The Richmond Dispatch of this date, said: “We have published the gist of the correspondence between Mr. Mason and Lord Russell, on the question of the legality of the blockade of our ports by the Yankee Government, and the recognition of the Confederacy. No Southern man can read it without feelings of indignation and contempt — indignation for the cold and stony haughtiness, not to say rudeness of manner of the British Minister toward Mr. Mason, afterward only partially atoned for by a disavowal of any personal disrespect, and contempt for the subterfuges resorted to, to cover a selfish policy. We must not forget, whatever the ministry may do or propose, that our country has received the most valuable assistance from the people of England, and at this time there are schemes on foot there, of great importance to us.” --The English schooner Maggie Fulton, while attempting to run the blockade at Indian River Inlet, Fla., was captured by the bark Gem of the Sea.--The Union gunboat George Washington, while on a reconnoissance up Broad River, S. C., was stranded, and soon afterward attacked by a party of rebels on shore, who succeeded in throwing a shell into her magazine and blowing her up. Two of the Unionists were killed and eight wounded, all belonging to the Third Rhode Island artillery.--A party of rebel guerrillas, under Woodward, captured and burned the steamers Saxonia and Lovell, on the Cumberland River, after killing the captain of the latter, and severely wounding the captain of the former.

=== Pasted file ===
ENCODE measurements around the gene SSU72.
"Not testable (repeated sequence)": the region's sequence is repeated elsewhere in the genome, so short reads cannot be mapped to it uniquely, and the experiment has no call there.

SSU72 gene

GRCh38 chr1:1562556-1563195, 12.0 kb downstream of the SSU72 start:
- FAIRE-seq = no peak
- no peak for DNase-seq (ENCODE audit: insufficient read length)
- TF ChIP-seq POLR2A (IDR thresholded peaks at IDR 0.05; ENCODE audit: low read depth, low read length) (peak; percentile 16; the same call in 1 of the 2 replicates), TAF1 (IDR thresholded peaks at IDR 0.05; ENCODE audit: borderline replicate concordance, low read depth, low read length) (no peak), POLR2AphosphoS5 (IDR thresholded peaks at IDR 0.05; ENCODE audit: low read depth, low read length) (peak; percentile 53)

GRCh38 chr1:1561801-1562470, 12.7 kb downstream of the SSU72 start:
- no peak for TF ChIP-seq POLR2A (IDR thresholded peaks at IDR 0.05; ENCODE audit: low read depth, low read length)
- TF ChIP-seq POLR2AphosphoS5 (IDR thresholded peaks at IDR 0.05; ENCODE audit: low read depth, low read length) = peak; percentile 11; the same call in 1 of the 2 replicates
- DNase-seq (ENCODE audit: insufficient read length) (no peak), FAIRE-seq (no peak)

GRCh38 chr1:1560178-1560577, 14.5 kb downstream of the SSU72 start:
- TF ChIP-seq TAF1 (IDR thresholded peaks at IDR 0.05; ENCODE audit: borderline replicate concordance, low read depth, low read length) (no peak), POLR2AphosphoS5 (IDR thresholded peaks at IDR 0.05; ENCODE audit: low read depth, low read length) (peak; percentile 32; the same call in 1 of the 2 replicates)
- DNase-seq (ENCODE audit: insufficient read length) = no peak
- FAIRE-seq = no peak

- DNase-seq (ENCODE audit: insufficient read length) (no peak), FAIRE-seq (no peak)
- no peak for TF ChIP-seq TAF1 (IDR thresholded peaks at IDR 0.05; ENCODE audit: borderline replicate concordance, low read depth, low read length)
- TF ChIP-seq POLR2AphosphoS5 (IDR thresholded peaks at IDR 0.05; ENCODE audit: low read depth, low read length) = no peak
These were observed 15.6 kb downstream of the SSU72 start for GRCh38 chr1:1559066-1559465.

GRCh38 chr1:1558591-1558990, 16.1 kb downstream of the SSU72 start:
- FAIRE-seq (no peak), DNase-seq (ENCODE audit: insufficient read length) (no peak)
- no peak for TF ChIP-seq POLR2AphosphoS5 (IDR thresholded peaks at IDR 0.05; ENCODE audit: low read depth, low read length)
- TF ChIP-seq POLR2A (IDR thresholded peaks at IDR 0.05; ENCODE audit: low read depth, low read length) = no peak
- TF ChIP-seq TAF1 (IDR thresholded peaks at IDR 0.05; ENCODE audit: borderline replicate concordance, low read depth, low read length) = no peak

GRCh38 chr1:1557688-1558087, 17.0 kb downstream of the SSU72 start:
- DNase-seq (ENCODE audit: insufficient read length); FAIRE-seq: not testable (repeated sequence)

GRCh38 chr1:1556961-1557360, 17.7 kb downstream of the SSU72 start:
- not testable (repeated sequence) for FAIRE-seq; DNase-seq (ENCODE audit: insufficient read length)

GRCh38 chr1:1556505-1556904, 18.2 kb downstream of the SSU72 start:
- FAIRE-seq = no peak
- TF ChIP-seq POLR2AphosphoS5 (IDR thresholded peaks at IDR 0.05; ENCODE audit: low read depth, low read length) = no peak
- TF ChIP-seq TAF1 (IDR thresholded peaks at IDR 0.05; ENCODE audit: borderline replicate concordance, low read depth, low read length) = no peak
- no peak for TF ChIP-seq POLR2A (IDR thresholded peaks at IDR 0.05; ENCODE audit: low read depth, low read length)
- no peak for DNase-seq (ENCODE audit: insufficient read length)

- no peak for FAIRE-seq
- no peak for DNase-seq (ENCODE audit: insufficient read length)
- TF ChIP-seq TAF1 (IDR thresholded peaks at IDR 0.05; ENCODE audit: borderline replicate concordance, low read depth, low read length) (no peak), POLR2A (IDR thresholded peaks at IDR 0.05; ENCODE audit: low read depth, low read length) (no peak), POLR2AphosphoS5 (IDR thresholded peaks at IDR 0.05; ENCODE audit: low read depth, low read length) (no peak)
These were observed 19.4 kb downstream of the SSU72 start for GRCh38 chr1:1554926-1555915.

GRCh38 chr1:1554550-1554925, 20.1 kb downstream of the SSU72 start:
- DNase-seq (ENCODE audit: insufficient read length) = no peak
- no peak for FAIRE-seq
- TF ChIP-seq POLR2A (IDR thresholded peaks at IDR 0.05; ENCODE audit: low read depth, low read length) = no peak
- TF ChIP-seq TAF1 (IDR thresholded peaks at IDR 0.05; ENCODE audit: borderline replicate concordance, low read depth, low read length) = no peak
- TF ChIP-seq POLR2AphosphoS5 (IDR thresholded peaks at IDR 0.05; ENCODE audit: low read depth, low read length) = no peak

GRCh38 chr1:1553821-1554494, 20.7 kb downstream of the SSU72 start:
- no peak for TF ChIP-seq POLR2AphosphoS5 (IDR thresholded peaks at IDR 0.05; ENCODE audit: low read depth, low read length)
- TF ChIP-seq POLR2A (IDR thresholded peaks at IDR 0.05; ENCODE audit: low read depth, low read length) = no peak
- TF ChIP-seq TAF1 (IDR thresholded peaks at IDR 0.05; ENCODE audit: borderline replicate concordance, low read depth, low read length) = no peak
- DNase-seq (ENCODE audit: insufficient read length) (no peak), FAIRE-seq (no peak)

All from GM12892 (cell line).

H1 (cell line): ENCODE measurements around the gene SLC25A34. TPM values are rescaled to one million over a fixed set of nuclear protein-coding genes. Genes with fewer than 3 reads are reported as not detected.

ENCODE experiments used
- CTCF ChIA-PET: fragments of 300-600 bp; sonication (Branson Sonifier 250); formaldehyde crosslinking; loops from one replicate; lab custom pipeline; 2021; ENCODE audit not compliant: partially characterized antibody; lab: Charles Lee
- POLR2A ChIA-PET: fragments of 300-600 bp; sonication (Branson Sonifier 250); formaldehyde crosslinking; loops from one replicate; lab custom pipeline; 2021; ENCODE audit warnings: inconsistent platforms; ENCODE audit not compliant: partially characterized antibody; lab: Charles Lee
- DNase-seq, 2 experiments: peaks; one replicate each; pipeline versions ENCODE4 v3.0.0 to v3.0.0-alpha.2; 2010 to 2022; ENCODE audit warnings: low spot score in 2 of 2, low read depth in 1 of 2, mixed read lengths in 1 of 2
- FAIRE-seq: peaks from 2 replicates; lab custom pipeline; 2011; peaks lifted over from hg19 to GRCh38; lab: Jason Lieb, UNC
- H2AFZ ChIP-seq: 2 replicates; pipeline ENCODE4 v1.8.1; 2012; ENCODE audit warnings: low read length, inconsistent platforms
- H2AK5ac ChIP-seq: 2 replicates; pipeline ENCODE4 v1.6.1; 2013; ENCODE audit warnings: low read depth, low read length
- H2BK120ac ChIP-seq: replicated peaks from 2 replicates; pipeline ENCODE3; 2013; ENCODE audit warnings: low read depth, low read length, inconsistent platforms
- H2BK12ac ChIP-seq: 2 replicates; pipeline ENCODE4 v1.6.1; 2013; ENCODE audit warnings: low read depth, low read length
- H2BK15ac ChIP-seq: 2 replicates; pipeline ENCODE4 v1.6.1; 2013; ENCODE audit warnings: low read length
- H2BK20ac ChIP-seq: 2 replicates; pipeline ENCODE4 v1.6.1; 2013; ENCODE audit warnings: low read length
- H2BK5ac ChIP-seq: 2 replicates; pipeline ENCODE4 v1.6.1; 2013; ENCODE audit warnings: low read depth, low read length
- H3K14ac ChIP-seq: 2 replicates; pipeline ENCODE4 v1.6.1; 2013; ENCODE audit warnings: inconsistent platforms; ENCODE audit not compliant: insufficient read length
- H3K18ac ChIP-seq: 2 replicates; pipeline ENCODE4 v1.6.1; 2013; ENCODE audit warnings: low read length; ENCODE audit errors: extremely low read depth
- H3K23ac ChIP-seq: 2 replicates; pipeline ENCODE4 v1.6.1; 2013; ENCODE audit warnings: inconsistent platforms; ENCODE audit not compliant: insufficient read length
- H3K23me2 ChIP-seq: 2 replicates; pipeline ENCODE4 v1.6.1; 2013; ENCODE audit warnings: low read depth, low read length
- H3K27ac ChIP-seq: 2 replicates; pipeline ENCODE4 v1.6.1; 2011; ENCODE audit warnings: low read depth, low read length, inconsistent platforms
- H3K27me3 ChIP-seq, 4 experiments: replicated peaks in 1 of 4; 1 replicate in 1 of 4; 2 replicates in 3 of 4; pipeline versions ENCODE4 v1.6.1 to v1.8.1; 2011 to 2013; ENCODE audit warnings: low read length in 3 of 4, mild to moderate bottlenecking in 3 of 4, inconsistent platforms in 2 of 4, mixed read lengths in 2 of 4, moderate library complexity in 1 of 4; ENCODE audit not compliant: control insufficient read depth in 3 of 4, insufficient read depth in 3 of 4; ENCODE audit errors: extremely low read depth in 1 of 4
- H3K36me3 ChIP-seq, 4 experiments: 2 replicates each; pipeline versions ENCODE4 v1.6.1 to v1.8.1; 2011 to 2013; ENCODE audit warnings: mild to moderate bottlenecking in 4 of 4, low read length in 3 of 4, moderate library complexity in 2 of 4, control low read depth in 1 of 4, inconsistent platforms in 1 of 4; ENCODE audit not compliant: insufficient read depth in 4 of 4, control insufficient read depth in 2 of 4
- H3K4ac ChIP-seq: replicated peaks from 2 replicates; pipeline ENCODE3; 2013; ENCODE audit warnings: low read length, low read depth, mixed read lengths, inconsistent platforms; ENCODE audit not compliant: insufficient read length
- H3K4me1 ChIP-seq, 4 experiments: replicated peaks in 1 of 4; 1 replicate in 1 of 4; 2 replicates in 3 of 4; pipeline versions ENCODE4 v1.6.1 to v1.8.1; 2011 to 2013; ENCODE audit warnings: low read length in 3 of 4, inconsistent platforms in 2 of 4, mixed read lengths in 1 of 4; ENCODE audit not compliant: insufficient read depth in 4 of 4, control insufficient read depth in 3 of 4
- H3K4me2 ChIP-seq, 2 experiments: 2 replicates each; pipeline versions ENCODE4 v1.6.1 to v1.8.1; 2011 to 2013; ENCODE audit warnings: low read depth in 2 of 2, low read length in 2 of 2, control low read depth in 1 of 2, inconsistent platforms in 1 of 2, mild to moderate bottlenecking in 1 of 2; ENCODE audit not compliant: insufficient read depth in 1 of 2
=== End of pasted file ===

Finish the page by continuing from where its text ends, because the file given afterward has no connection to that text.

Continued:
The Tallahatchie fleet, consisting of the divisions under Generals Ross and Quimby, and numerous gunboats and mortar-boats, arrived at Helena, Ark. The expedition, which had been absent forty-three days, left Fort Greenwood on the fifth. As soon as the bustle was observed by the rebels, they opened a brisk fire upon the woods where batteries had been planted, which continued till the last boat steamed up the river. On the passage, the boats were frequently fired on by guerrillas. A number of soldiers were wounded and twenty-five or thirty killed.